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Volume 40, 2019

Rachel Dressler
Pages 107-137

Alabaster and Agency
The Tomb of Edward II in Gloucester Cathedral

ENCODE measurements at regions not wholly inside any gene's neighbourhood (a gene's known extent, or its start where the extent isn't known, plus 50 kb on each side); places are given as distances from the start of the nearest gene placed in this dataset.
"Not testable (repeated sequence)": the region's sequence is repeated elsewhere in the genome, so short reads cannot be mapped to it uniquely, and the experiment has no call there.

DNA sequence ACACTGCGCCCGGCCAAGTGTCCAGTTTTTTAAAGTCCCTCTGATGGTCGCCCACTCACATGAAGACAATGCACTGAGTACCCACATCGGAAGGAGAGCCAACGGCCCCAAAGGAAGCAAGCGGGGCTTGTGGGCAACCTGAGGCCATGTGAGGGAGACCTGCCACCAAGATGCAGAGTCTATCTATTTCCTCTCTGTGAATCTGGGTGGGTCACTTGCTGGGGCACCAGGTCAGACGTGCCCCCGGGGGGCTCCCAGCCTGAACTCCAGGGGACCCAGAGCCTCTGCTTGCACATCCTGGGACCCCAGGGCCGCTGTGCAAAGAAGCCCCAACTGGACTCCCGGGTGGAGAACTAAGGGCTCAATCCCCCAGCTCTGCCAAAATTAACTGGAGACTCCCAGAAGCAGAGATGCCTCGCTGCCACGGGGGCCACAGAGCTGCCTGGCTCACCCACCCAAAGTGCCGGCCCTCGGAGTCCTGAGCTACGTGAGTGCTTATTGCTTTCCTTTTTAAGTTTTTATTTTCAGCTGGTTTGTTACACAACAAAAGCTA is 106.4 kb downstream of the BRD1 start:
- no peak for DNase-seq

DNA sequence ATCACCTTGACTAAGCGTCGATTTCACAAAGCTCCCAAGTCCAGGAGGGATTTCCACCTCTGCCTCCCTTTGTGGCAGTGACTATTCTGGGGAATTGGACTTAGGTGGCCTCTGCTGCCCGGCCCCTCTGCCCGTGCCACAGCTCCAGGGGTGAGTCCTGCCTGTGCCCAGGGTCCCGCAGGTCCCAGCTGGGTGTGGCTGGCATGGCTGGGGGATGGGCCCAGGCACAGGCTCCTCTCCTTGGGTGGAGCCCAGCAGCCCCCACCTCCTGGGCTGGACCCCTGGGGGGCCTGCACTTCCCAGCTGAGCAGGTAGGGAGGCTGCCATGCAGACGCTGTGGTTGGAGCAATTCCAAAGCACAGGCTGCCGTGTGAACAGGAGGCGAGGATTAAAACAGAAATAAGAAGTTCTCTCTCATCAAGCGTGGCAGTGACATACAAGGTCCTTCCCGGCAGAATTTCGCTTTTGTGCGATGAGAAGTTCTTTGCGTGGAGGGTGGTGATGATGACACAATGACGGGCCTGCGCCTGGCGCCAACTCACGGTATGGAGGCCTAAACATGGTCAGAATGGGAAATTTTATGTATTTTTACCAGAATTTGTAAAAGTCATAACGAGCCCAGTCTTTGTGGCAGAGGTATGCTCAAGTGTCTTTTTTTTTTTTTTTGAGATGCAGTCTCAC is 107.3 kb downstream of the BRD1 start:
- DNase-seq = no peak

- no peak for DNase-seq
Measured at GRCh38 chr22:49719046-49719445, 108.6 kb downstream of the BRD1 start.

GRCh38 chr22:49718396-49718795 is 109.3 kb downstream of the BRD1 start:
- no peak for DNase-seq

The Tomb of Edward II is an imposing monument with a striking tiered, gabled superstructure and an alabaster effigy of the king. The elaborate nature of this memorial is unexpected when one contemplates the difficult course of Edward’s reign and, especially, its termination in his deposition and death. Equally surprising is the use of alabaster for his figure, as this material had never previously been used for an effigy and was not at the time a particularly valued stone. This essay considers what might have been the response to this tomb and to the alabaster figure of the king within the context of his grim end. Alabaster had a longstanding lapidary tradition that associated it with preserving the dead, and was mentioned in the Bible in relation to the life of Christ. These associations, when coupled with alabaster’s whiteness and luminosity, may have worked to sanctify the former ruler, thus camouflaging the turbulence at the end of his life and legitimating the succession of his son Edward III to the throne.